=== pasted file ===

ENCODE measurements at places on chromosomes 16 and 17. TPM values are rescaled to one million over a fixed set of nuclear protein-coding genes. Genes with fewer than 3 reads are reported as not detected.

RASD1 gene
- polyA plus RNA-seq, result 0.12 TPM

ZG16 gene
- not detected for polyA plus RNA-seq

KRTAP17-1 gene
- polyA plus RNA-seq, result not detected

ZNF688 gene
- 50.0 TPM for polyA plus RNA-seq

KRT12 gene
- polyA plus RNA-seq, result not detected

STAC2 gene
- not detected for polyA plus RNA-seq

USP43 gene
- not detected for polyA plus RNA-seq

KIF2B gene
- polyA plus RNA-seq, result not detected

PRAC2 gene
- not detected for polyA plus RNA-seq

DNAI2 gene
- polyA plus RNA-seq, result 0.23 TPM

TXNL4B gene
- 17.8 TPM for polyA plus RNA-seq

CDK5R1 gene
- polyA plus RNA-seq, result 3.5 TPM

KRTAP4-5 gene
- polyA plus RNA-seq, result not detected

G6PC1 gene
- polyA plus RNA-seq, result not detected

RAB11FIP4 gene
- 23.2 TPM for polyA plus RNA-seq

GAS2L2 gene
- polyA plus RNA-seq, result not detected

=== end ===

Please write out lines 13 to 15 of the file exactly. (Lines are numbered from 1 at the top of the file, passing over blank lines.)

- not detected for polyA plus RNA-seq

USP43 gene
- not detected for polyA plus RNA-seq